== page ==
Now at this point we want to do a compound selector and there is a lot of stuff going on here in my selector name, so I think it probably easier if I just typed this in myself. So let's do #mainContent. Motice that that is all one word, capital C, lower case m. Space, table.data. So let's talk about what that selector is saying. That selector is saying. go find a table that has the class of data applied to it, that's inside of an element with an ID of mainContent.

So it's a very specific rule but it's targeting that table based upon the fact that it is a data table. We are going to define that in main.css and go ahead and click OK. All right, let's go down to our Box category and for Box we are going to inner in a width for our table. Let's make our table 95% wide. So it's going to take up the majority of the mainContent region. There is not going to be anything to the left of it. There is not going to be anything to the right of it. So we really don't need to leave a lot of space on either side.

For a margin deselect Same for all. Let's do 0 margins for the top, 30 margins for the bottom and for the right and for the left we'll do auto. So the remaining 5% of the available width will be split on the right-side and the left-side and that's going to center the table within that region. The 30 pixels worth of margin on the bottom are just going to help keep our table away from any content that might be below it. Now just like when you're writing your CSS for your page, you can place styles on the top parent tag and they'll inherit down to any nested elements inside of this.

We are going to take advantage of that by applying some typography to our table tag knowing that all of our table headers and table cells will inherit these values. So for font family choose Arial, Helvetica and sans serif. For font size choose .9ems. So we are going to make it just a tidbit smaller than the text around this and we're going to make the font- family Arial, Helvetica and sans serif. When I click OK my table re-styles.

So it shrunk in a little bit. It's centered within the mainContent region, the font for the text changed, and the text size changed, and those changes were exactly what we wanted. Okay now in addition to styling just the main table tag, we're also going to style the table data tags and the table header tags. So we'll start by doing our table data tags. Once again I am going to come over to the CSS Styles panel, I am going to choose New CSS Rule, again we are going to do a compound selector, and this time we're going to do #mainContent table.data. So that's exactly the selector we had last time, but this time also type in a space td.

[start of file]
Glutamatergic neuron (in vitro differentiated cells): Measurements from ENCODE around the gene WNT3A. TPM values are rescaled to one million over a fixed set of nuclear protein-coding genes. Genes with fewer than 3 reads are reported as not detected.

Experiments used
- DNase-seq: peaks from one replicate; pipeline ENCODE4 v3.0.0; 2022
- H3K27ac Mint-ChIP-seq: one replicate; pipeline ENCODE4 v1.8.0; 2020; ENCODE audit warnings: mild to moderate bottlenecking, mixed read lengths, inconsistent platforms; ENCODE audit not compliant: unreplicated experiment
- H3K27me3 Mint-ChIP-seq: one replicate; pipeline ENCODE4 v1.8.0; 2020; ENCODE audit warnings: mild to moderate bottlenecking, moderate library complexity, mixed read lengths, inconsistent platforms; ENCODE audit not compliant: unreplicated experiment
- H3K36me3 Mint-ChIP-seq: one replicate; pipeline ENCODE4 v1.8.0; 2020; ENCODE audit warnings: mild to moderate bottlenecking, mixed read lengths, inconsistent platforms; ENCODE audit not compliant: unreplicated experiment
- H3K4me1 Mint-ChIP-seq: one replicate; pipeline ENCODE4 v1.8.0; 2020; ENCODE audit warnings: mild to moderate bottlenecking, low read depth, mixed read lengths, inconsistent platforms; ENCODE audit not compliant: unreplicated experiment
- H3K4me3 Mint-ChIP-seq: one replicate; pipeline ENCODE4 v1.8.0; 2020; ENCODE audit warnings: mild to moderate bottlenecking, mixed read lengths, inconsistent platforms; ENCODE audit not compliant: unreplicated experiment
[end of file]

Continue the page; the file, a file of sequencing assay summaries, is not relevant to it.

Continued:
So now we are saying a table cell found within this data table, found within the mainContent. Go ahead and click OK and here w're just going to do a slight variation on the information that we had on our table. For font-size type in .8ems. Now that means that the text inside the table cells will be smaller than the text within the table headers, and the table headers will be a little bit larger. Also go to your Box category and here's what we are going to style our cell padding. So for padding deselect Same for all. We're going to do zero for top, zero for bottom and then for right and left, let's do 10 pixels worth of padding.

So, this going to give us an equal amount of space on the right and left and not give us any padding at all on the top and the bottom. I am going to go ahead and click OK, and I could see our table cells have a little bit of extra padding in them. Now you may have wondered, why didn't we do any padding top to bottom? Now the text is still butting right up against the top edge of the table cell. Why not? Sometimes you only have to write a style once and later on we are going to control the height of the table cells by writing a line height for our table headers. That will drive the entire row, so we don't necessarily need to worry about a top-level padding for our table cells. In fact that can be problematic because it can add to the spacing or overwrite some of the other values we want.

So if we don't explicitly need it, we're simply not going to add it. All right, one more rule here. So let's go down and create a new CSS rule and this time we're going to type in #mainContent table.data th. So in this time instead of the table data cells we're affecting the table header cells. Go ahead and click OK. Here for font-size we're going to type in 1em, so they are going to be larger than individual table data cells themselves.

Font-weight is going to be normal. Sometimes we just want to overwrite a browser's default styling. Most browsers will render table header cells as center aligned, bold, and some even go so far as to make them italic. So we are going to do font-weight of normal. We are going to go to our Block category and choose text-align left. We are going to go to our Box category and for padding we are going to do the same as the table cells themselves. Zero for top and bottom, 10 pixels for a right and left.

So that will give us the same amount of spacing on other side of our table header cells as our table cells themselves. One last thing. Let's get back to our Type category and remember a minute ago when I talked about a table header's line-height controlling the height of the actual table cell itself? Well let's make the line-height 2.6 ems. Now when we click OK, notice that these table cells have gotten a lot taller. Our headers don't look quite as different as it did before, so they are not bold and centered anymore, and we've got that 10 pixels worth of space on either side through each one of our table cells.